Keep the working class out of it

At a conference on June 24-25 in Paris, over 250 representatives of the European left discussed how we should move forward after the French 'non' vote to the European constitution. Anne Mc Shane reports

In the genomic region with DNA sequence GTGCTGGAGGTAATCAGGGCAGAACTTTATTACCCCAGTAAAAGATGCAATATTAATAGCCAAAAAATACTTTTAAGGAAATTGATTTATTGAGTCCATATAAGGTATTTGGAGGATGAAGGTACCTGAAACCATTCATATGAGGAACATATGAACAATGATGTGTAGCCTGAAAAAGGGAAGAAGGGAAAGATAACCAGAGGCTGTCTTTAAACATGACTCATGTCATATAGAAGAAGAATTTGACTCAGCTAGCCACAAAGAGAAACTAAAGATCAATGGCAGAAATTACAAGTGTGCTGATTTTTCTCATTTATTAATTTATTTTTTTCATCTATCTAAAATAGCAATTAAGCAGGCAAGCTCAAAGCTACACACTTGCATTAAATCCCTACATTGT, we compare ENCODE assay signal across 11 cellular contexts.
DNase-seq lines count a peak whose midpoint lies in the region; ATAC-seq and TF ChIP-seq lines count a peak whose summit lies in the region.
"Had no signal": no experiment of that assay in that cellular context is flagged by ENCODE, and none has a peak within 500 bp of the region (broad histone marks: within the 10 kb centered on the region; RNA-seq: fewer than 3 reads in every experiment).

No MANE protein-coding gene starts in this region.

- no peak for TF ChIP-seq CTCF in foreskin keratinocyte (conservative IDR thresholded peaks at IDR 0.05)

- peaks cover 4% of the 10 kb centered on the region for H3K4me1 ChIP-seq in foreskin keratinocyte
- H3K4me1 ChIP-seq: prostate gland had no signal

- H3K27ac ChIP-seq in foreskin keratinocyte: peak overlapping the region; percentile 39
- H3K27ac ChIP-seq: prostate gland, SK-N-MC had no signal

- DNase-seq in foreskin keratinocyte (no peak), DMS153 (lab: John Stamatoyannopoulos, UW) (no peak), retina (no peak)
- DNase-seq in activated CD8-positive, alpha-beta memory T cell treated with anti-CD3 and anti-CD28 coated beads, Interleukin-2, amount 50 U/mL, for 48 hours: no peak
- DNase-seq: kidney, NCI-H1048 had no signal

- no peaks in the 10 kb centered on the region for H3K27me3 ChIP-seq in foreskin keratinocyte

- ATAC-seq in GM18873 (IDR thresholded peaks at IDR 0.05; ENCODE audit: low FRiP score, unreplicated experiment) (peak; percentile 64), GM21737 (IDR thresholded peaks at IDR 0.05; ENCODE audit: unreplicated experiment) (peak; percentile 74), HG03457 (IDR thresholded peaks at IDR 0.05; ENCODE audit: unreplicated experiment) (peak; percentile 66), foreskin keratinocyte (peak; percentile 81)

At the initiative of the Parti Communiste Franà§ais (PCF) a conference took place in Paris on June 24-25 to discuss the way forward after the victory of the 'no' vote in the French and Dutch referenda on the European Union constitution earlier this month. With over 250 representatives from political organisations throughout Europe in attendance, it promised to be an inspiring event. The rejection of the constitution has created the potential for the launch of a bold, European-wide campaign. The French vote was overwhelmingly a left one and it has thrown the project of the EU establishment into crisis. Centrally it has produced the opportunity to qualitatively step up the struggle for a Europe from below. But unfortunately the French left does not appear to have the appetite to lead such a struggle. Its conservatism and concern with unity at the level of the lowest common denominator showed from their beginning. In the words of MEP Franà§ois Wurtz, who spoke on behalf of the PCF, "We want to reach convergence to overcome divergence." In practice this means papering over differences and producing a declaration that the leadership of Attac and other French forces to the right of the PCF could live with - including, it seems, those not present from the unions and Socialist Party. However, the left in the Socialist Party (many of whom are most certainly not to the right of the PCF) was well represented at the conference. It is, of course, greatly strengthened since the referendum, when a large minority rebelled against the leadership and openly campaigned for a 'no' vote. But the PCF leadership still wants to get itself back into government, and diplomacy towards the SP centre and right is essential for this. The event was held in the PCF's swanky headquarters and opened by Elisabeth Gaultier, member of the PCF and one of the leading figures in the Appel des 200, the united leftwing 'no' campaign. She stressed the importance of actions across Europe and unity in the aftermath of the referendum. She then introduced the first session on the situation in Europe, due to be followed by a second session to discuss specific proposals and initiatives. In fact there was little attempt to try and implement this agenda and the conference had to sit through one long (six hours!), directionless session. This is exactly what happens in European Social Forum preparatory assemblies - the self-selected leadership makes the real decisions in whispered conversations while the meeting goes on and on, with speakers being allowed to drone on about anything and everything. The CPGB had produced a motion to be put to the conference and Attac also distributed a paper. However, as the meeting wore on it became clear that these could not be moved. Instead we had speech after speech, as the delegates began to nod off. But behind the scenes written proposals were being discussed by a few chosen delegates. One helpful comrade thought I would be interested in knowing that a small meeting was taking place in another room to talk about a paper that had been distributed to a select few by comrade Gaultier. This meeting was to iron out any potential problems before it was put to conference the following day. This meeting was never announced and the conference was not informed that a text was circulating with a view to adoption. This in fact turned out to be the only written proposal that the conference convenors would allow to go forward. Meanwhile the speakers lined up on the conference floor. All seemed agreed that the French vote was qualitatively different from the Dutch one. However, some speakers from Holland pointed out that it was not just nationalism but also a feeling of powerlessness that had led to the 'no' vote there. People saw Europe as a distant, undemocratic power. Therefore the struggle for an alternative must be bottom-up and democratic. A speaker from Catalonia argued that the Spanish 'yes' was extremely contradictory. The turnout had been very low and there had been a great deal of confusion about the constitution. In the absence of a coherent alternative the vote should not be seen as simply in favour of a neoliberal Europe. Many who voted 'yes' did so because they believed not to do so was anti-European and had been advised as such by the Socialist Party. Now that France had shown that the constitution could be defeated by the left, a militant campaign which presented a vision of another Europe could win mass support in Spain too. A referendum is to be held in Luxembourg in July and there was concern among some delegates that if there was a 'yes' there the ratification process could be revived. However, the majority of delegates reported a sea change, and there was general agreement that the proposed constitution is effectively dead in the water. Miguel Portis of the Left Bloc in Portugal reported that the referendum scheduled for October in that country has now been suspended. Franco Russo of Rifondazione Comunista (PRC) argued that he "could not agree" with those who want EU leaders to redraft a more leftwing constitution - a clear reference to the Attac leaflet, which called for the drawing up of a new treaty for the "refoundation of a democratic Europe". He said there was "a great deal of difference between a treaty drawn up by national governments and a constitution which is fought for from the bottom up". Our argument should be for "a constitution which asserted basic social rights against the market". He invited all delegates to Italy in November to an "assembly of European citizens" to discuss putting together such a charter or constitution. He and other Italian comrades made clear over the two-day conference that they are particularly unhappy with the influence of Attac, whose version of a democratic Europe includes greater emphasis on national sovereignty. It continually attempts to pull ESF debates and decisions to the right and is often successful. It is, of course, only so disproportionately influential because the PCF wants it to be. Attac's leaders are, we are told, representatives of the 'movement' that needs to be listened to. But in reality this 'movement' consists of many members of the Socialist Party, PCF and other political groups. And its leaders - like Christophe Ventura - are practised operators who are well skilled at arm-twisting and political manoeuvres. Alain Krivine of the Ligue Communiste Révolutionnaire was the only speaker, with the exception of the CPGB, to actually mention the role of the working class in the movement for an alternative Europe. He argued that the left need to orientate towards workers' struggles on a Europe level and that the coalition in France had not solved anything in that respect. There had been a victory and a degree of radicalisation, but unity had been difficult, as the traditions and politics were so different. He was alone in pointing out that the broadness of the Appel des 200 was problematic inasmuch as it led to the usual watering down of working class politics in favour of populist platitudes. However, the LCR did not circulate alternative proposals and did not intervene the following day to attempt to amend the document put together by comrade Gaultier and others. Indeed with the exception of comrade Krivine - a former presidential candidate - it did not have any visible presence. There was a national meeting of those from France who had been involved in the Appel des 200 on the Saturday where the LCR did have a presence, but it is clearly remiss of it not to attempt any effective intervention at the Europe conference. Also necessary to mention was the tiny turnout from Britain. The Socialist Workers Party's Chris Harman had been registered to attend but did not show. The only International Socialist Tendency comrade present was Christine Buchhotz from Germany - now also on the leadership of the ASG, which has linked up with the former 'official communist' Party of Democratic Socialism. However, she did not speak at all. It is strange that the SWP did not send a single comrade from Britain when it has been so enthusiastically extolling the importance of the French 'no'. The only other comrades from Britain were Dave Stockton of Workers Power and Pauline Fraser, who told me she was a representative of the Morning Star's Communist Party of Britain. She too did not speak. I managed to gain access to the Gaultier meeting, where I argued for the centrality of the working class in drafting proposals for an alternative Europe. The response was one of horror. Sophie Zafari of the FSU union (also an LCR member) said that there could be no mention of the working class, as there would be no consensus. She said that there had also been debates about this in France - perhaps those problems referred to by comrade Krivine - and those debates could not be repeated. She was joined by comrades Gaultier, Ventura and some others in rejecting any mention of the working class in the document. When the conference reconvened on Saturday morning the paper worked on by this meeting was presented. Delegates were told that they could only speak if they put concrete amendments to the text, which was produced in French only. In fact not all amendments were accepted as valid - including, of course, that of the CPGB. I proposed an amendment which called for the working class of Europe to take the lead in fighting for the demands set out in the text - which called for a "social, democratic, peaceful, feminist, ecological and solidarity-based" Europe. My intervention was met with a stony silence, although a number of comrades, including Gennare Migliore, head of the PRC's international department, later expressed private agreement with me, but believed it was too early to make such a call. But when does the issue of the working class become timely - once Rifondazione, as part of the Olive Tree Coalition, or the PCF, in alliance with the SP, are sat in a bourgeois government? In both cases, it would then surely be even more unlikely that they would welcome a call for the working class to take the lead. After all, that might compromise their ministers, might it not? When it comes to the working class, it seems that, even in terms of rhetoric, for the modern 'official communists' it is a case of not now and not ever. Quite a number of other delegates who had not previously seen the proposals were very critical and said it fell far short of what was needed. Haris Golemis from Greece said it did not "correspond with the hopes of the French 'no' and described it as a "typical ESF text "¦ with all the usual phrases "¦ we need to make proper demands". Indeed the finalised declaration for "another Europe" contains no concrete details of what that means or how to attain it - just a list of what, in general, we are against (war, neoliberalism, racism, "patriarchal domination", etc) and of everything we are supposed to be for ("a better distribution of wealth", "respect for the rights of immigrants"). There is no mention of class or capitalism - simply appeals on the basis of 'citizenship'. It was agreed that a European petition was a good idea and particularly important to begin to organise now against the Bolkestein and working time directives and other measures. As the text of the petition could not be agreed - mostly because of Attac's insistence that no decision on that should be taken - the next stage consists of support for various events. Apart from the next ESF preparatory assembly (Istanbul, September 23-25) and Rifondazione's "assembly of European citizens" (Rome, November 12-13), the declaration called for a day of demonstrations against the Bolkestein directive on October 15 and "a day of local mobilisations for another Europe", consisting of meetings of social forums and larger assemblies, on March 4 2006. This last day of "mobilisations" is linked to the aim - also contained in the statement - of putting together a charter, or manifesto, of "social, democratic and environmental rights" for a different Europe. This has been talked about before and is something that Rifondazione is keen on. It would mark a qualitative step forward if it actually came up with hard demands in the interest of our class. But that, of course, is a big 'if'. The opportunity to launch a militant campaign for a democratic Europe from below may not have disappeared altogether, but - thanks to the conservatism and opportunism of the European left - the momentum has already lessened l Anne Mc Shane